High profile hacks like the Colonial Pipeline which generate huge media attention can perpetuate the false idea that it is only major businesses or strategic governmental groups that are at risk, but a majority of network operators of all kinds clearly know they are vulnerable. According to a Siemens and the Ponemon Institute utility survey (2019), 56% of the 1726 respondents worldwide reported at least one shutdown or operational data loss per year and 25% impacted by mega attacks. 54% expect an attack on critical infrastructure in the next 12 months. The American government has recognized this vulnerability as well with President Joe Biden’s introduction of a new executive order designed to advance toward “Zero Trust Architecture” and to “rapidly improve the security and integrity of the software supply chain, with a priority on addressing critical software.”
Events like the Colonial Pipeline hack highlight the fragility and vulnerability of our critical infrastructure, specifically within the energy sector. Given the (unadvisable) payment of ransom in this case and the increasing electrification, digitalization, and automation of critical infrastructures, we must also operate under the assumption that such attacks will increase in frequency and severity, whether from unfriendly nations or criminals simply looking to make a buck. With that in mind, it is critical that governments, utilities, and critical infrastructure companies boost their infrastructure’s resilience to the attacks it will face going forward, not just those it has faced in the past. This will require future-proofing their vulnerable IoT and IIoT devices such as smart meters and control systems with a device-level protection that can prevent unauthorized modification to critical data.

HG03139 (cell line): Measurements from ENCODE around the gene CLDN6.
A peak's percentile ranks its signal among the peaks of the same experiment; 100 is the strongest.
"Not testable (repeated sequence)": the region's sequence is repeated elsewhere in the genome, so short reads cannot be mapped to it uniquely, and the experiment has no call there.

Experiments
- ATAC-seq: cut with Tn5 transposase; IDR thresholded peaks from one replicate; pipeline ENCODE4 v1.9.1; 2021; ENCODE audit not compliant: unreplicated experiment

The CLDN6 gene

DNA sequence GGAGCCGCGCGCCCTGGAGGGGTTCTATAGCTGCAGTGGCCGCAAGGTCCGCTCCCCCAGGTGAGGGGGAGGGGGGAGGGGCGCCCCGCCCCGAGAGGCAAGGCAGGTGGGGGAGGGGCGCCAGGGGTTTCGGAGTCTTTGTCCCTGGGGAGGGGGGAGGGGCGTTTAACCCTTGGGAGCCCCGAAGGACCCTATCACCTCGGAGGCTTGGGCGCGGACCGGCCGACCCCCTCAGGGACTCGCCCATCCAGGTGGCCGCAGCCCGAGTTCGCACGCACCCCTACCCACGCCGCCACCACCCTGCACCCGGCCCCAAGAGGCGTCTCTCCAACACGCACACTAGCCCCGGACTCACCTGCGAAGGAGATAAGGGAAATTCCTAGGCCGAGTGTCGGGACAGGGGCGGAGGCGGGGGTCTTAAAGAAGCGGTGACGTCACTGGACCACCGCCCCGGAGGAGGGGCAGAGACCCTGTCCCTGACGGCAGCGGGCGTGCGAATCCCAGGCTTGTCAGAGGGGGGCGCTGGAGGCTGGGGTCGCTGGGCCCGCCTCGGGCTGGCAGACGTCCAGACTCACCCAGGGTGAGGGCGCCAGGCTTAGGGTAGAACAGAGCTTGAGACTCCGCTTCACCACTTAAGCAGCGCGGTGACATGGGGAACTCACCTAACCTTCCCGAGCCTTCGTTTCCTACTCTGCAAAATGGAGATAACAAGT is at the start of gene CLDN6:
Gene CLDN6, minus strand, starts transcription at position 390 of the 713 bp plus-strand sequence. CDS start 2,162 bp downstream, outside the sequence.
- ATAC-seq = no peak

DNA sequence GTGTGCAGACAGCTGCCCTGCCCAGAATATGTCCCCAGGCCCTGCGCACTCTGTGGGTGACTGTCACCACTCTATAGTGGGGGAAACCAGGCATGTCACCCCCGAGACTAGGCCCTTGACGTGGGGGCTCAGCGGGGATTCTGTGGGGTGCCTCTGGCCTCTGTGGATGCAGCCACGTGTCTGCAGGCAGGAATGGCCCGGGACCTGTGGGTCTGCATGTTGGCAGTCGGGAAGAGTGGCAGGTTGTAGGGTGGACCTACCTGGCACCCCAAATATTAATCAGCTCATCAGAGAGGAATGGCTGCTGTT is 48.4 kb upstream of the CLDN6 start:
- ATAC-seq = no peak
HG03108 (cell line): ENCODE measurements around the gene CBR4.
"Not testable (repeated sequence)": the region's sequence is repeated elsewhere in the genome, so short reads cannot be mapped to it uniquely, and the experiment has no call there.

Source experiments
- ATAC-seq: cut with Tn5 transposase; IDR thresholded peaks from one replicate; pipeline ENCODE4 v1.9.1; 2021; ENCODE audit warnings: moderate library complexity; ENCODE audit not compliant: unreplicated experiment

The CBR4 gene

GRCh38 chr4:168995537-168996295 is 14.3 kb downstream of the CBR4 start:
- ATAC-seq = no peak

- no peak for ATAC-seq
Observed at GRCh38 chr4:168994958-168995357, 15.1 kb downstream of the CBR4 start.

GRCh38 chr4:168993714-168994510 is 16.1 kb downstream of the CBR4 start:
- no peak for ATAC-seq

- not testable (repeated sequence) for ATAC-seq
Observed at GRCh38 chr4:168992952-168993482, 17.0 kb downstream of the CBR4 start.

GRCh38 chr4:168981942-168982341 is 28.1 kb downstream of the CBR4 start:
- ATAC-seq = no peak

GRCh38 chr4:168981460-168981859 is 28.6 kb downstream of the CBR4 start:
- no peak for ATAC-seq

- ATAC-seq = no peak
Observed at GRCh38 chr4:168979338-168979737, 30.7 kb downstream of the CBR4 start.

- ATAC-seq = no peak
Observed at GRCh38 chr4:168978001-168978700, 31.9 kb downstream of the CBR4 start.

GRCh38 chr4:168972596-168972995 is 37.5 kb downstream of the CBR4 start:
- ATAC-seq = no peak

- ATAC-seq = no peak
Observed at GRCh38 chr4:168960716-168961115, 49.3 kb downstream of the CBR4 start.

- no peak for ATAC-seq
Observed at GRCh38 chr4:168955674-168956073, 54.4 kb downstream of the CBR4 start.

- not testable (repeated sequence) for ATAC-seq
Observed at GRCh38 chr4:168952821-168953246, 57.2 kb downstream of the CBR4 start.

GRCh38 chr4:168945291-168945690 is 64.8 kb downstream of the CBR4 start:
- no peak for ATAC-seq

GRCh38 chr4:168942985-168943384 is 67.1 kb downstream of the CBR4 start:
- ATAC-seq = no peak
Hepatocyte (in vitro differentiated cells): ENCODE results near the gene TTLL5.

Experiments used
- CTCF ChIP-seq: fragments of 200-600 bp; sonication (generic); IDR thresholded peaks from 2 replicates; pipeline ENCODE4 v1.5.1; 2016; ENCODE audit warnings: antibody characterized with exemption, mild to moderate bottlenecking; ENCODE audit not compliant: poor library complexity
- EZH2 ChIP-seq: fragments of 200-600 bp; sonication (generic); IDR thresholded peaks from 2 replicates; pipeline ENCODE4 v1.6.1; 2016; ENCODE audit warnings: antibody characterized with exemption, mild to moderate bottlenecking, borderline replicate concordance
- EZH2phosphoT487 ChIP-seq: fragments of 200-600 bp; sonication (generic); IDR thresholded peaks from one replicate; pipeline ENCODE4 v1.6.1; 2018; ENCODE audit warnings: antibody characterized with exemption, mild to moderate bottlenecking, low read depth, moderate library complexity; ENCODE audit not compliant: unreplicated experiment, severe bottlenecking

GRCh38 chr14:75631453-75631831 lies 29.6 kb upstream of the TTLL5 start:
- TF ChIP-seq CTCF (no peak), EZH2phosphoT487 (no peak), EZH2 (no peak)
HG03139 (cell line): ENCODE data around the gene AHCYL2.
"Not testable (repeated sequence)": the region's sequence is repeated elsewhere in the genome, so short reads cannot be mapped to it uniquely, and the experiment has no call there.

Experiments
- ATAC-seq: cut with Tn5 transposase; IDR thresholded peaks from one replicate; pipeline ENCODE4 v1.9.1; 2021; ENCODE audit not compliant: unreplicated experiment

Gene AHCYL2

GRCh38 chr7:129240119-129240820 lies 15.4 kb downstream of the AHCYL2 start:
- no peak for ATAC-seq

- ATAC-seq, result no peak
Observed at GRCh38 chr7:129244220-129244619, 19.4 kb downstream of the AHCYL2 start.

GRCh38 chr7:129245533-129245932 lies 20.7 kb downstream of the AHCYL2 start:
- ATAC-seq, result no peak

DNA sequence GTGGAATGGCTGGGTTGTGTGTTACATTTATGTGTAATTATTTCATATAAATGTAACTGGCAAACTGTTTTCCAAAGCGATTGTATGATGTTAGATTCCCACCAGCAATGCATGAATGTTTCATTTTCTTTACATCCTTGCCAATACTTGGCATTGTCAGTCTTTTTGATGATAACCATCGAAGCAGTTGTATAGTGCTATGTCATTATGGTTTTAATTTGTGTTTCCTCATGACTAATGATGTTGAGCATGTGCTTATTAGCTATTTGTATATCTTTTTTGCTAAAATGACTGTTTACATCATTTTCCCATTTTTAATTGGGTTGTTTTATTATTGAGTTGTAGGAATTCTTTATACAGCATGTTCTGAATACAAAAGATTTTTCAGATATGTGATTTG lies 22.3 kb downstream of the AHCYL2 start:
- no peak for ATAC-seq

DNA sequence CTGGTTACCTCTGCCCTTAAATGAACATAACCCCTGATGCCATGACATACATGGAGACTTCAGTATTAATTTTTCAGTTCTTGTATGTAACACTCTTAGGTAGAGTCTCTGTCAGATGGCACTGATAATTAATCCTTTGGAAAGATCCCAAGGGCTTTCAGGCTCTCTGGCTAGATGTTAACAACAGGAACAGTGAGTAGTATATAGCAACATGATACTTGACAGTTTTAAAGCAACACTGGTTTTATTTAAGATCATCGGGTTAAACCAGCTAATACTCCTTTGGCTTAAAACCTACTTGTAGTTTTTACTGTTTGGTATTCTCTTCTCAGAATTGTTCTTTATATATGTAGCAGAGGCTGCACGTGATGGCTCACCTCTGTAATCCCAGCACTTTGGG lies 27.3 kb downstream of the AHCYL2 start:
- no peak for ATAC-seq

Device-Level protection for ensuring operational integrity
Fortunately for critical infrastructure companies, that is exactly what we do at NanoLock by introducing zero-trust device-level security that protects connected edge devices like smart meters from all attack vectors through installation, implementation, maintenance, and future upgrades. We embed a gatekeeper into the device memory that will provide zero-trust and passive prevention against outsider, insider, and supply chain APT threats by automatically rejecting all changes unauthenticated by a trusted external server. This prevents persistency because bad actors won’t be able to insert their code into the memory. This won’t stop future hackers from trying to breach converged IT/OT systems, but it will at least patch the most vulnerable potential points of attack, while using limited computing power, and prevent them from being used as entry points to wider systems.
Since we know hackers are likely to think even bigger for each of the reasons stated above, it is well past time governments, utilities, and private industry started thinking smaller because while there is need for security at all three levels of OT systems – the device, network, and system levels – for bad actors targeting critical infrastructures, a single connected device is sometimes all it takes.